This is a response to Alexander Zahar’s article in the previous issue of Climate Law. Zahar argued that ‘the principle of prevention is neither applicable nor of relevance to the problem of climate change.’1 Firstly, I discuss Zahar’s scepticism toward state responsibility in the context of climate change. Secondly, I engage critically with Zahar’s claim that the preventive principle only applies to the type of environmental damage that occurs in a short timeframe and in a confined space. I show that some sources of international law do recognize the applicability of the preventive principle to damage to the global environment. Lastly, I dissent with Zahar’s qualification of the climate regime as a derogation to the principle of prevention. I argue that the principle of prevention is a necessary corollary of the rights of states to territorial integrity, although the modalities of application of the principle need to be refined.
Zahar, supra note 1, at 227, citing Legality of the Threat or Use of Nuclear Weapons, supra note 6, at para. 30: ‘States must take environmental considerations into account whenassessing what is necessary and proportionate in the pursuit of legitimate military objectives.’ Zahar also cites the Court’s general statement according to which ‘The existence of the general obligation of States to ensure that activities within their jurisdiction and control respect the environment of other States or of areas beyond national control is now part of the corpus of international law relating to the environment.’ Legality of the Threat or Use of Nuclear Weapons, supra note 6, at para. 29.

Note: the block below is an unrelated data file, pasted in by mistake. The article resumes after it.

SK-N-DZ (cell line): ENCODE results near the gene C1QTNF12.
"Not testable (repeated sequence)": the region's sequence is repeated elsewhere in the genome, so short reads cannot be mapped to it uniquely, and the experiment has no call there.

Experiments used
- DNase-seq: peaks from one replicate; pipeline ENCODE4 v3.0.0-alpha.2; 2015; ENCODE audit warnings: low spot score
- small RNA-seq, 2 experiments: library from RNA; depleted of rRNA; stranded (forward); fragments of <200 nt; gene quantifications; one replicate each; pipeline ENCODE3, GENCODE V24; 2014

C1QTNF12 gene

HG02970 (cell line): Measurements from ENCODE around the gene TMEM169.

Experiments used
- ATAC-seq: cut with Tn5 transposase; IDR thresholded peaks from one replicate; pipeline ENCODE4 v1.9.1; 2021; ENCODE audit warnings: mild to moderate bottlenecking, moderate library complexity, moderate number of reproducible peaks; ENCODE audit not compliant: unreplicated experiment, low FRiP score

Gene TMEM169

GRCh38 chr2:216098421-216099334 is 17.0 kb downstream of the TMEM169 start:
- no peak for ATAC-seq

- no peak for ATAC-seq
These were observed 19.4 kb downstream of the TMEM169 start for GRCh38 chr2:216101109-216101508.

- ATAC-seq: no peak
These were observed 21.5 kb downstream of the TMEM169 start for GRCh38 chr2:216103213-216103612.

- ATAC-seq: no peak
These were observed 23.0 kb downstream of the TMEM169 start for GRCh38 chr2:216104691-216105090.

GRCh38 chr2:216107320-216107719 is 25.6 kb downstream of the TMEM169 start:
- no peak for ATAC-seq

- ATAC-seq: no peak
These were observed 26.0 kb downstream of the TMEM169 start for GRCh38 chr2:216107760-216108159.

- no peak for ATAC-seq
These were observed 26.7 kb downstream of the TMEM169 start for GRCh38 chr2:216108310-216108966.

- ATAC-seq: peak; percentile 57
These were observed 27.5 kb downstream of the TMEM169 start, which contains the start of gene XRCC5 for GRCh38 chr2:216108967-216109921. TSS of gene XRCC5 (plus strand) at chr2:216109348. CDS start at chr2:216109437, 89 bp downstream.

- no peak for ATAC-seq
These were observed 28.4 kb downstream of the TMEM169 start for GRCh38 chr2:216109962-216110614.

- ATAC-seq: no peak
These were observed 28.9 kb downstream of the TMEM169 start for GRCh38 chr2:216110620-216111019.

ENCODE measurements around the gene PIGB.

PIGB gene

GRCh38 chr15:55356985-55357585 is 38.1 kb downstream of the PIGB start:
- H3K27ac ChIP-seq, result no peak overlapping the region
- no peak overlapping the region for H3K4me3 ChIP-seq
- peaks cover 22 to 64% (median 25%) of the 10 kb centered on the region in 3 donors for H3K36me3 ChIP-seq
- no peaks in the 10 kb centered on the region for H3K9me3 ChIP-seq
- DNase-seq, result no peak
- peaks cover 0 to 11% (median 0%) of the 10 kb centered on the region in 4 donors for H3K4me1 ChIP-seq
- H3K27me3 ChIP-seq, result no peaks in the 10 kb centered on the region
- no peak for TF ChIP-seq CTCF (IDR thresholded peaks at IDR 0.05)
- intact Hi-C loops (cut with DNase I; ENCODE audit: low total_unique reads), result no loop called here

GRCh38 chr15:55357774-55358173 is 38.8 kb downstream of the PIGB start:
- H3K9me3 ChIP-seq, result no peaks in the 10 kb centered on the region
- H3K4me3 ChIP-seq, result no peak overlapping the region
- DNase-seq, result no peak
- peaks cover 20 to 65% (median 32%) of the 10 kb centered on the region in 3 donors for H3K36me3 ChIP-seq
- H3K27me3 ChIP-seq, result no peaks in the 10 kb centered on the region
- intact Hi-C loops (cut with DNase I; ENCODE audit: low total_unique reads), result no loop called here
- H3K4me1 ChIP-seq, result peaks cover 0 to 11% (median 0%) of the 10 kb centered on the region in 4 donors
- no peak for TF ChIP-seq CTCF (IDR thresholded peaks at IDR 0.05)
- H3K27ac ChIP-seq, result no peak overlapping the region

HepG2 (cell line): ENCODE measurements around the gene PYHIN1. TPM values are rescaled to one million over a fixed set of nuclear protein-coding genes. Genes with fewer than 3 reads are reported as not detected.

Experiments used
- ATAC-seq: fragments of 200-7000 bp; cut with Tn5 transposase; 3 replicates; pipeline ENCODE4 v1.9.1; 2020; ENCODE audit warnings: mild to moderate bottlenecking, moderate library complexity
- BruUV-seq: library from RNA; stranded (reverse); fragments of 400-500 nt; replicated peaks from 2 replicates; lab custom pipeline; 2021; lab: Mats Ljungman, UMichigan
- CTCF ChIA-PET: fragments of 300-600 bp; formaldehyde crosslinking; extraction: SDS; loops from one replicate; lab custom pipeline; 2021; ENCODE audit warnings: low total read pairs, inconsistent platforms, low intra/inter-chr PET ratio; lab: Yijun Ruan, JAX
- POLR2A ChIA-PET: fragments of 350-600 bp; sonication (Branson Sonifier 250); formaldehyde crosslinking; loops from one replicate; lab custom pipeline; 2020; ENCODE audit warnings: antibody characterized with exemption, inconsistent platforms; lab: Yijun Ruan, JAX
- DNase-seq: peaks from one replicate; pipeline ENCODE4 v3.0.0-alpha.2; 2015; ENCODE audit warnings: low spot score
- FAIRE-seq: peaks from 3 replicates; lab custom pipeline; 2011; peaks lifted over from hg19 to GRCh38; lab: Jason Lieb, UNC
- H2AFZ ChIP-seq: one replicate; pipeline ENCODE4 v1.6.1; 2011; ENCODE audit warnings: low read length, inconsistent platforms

Mark Eugen Villiger, Commentary on the 1969 Vienna Convention on the Law of Treaties (Leiden: Martinus Nijhoff, 2009), at 43.
See however, Zahar, supra note 1, at 227, n. 27, stating that ‘not too much should be read into this [recital], because the preamble in this case sketches the legal backdrop to the treaty without implying that it is fully applicable to the problem which the treaty sets out to address, namely climate change.’ It is not clear what Zahar means by implying that the principle could be ‘partly’ relevant—or why the preamble of a treaty would recall a principle (and qualify it as ‘pertinent’) when the drafters do not consider it to be applicable. The preamble of a treaty is usually the place where the object and purpose of the treaty are revealed; it is not clear why the case of the unfccc would be different.
Zahar, supra note 1, at 226.
Grant Lamond, ‘Precedent and Analogy in Legal Reasoning’, in Stanford Encyclopedia of Philosophy, edited by Edward N. Zalta (Stanford: Stanford University Press, 2014).
151 n.y. 163, 167 (1896). The Court’s addition that ‘Sleeping-car companies are neither innkeepers nor carriers’ and that ‘A berth in a sleeping car is a convenience of modern origin’ (168) did little to justify this choice for the analogy to the exclusion of the other. See also Frederick F. Schauer, Thinking Like a Lawyer: A New Introduction to Legal Reasoning (Cambridge, ma: Harvard University Press, 2009), at 99; and Edward H. Levi, An Introduction to Legal Reasoning (Chicago: University of Chicago Press, 1948), at 1–2.
Zahar, supra note 1, at 226 (emphasis added).
Zahar, supra note 1, at 224.
Schwarte and Frank, ‘Reply to Zahar’, supranote 13, at 236.